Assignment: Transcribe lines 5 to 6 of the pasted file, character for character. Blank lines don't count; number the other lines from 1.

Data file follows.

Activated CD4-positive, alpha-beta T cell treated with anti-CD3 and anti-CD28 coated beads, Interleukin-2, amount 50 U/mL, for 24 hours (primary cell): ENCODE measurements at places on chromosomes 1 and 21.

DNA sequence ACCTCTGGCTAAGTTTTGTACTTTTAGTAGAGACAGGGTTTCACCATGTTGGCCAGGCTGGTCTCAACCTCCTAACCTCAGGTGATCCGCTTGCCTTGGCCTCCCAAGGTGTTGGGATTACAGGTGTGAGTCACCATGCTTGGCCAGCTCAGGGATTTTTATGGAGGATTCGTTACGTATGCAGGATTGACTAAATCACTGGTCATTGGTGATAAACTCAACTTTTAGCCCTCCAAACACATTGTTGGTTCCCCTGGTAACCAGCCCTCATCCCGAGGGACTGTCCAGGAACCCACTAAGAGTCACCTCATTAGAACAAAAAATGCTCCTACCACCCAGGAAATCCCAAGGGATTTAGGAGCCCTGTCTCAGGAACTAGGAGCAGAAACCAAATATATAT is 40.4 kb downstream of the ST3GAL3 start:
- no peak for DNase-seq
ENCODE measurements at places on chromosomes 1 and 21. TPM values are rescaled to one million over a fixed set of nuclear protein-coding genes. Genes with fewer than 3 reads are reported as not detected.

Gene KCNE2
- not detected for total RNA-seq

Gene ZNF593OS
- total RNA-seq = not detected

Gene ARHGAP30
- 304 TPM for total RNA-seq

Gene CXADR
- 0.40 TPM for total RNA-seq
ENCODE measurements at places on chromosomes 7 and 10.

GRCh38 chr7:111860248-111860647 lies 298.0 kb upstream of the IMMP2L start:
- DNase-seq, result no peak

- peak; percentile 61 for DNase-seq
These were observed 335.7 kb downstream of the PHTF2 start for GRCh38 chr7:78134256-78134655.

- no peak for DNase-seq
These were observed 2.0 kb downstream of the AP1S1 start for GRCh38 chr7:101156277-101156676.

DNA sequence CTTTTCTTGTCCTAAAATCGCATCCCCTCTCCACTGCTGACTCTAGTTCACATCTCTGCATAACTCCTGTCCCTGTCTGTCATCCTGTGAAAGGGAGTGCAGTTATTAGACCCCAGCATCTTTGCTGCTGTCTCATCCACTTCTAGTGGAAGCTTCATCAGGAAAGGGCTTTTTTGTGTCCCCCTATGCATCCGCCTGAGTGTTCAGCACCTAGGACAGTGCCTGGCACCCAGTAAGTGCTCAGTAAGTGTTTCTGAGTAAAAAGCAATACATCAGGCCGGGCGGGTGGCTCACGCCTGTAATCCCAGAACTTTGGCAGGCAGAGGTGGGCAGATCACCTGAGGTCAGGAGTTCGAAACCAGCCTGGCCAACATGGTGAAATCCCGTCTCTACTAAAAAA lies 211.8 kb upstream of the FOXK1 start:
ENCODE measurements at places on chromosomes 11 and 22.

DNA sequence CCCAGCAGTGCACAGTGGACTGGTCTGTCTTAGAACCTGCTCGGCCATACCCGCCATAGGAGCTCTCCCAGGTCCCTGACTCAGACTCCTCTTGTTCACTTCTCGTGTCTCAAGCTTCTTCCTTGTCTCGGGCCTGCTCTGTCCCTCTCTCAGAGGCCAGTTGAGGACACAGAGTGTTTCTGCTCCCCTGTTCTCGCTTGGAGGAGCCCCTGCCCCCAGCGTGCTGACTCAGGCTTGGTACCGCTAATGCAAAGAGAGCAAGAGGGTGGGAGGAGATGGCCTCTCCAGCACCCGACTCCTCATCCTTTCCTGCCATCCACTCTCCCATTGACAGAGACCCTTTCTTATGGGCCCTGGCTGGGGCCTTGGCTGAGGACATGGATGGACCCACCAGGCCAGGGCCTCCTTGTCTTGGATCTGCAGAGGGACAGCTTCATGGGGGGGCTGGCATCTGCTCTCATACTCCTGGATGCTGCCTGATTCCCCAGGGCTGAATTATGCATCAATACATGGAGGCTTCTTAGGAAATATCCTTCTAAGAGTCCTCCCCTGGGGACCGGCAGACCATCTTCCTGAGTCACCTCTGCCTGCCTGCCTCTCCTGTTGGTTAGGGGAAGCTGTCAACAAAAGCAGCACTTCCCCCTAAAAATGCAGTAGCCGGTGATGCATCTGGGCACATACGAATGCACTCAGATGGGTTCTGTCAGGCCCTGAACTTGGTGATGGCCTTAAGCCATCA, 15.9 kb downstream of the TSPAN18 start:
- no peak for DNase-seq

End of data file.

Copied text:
Gene KCNE2
- not detected for total RNA-seq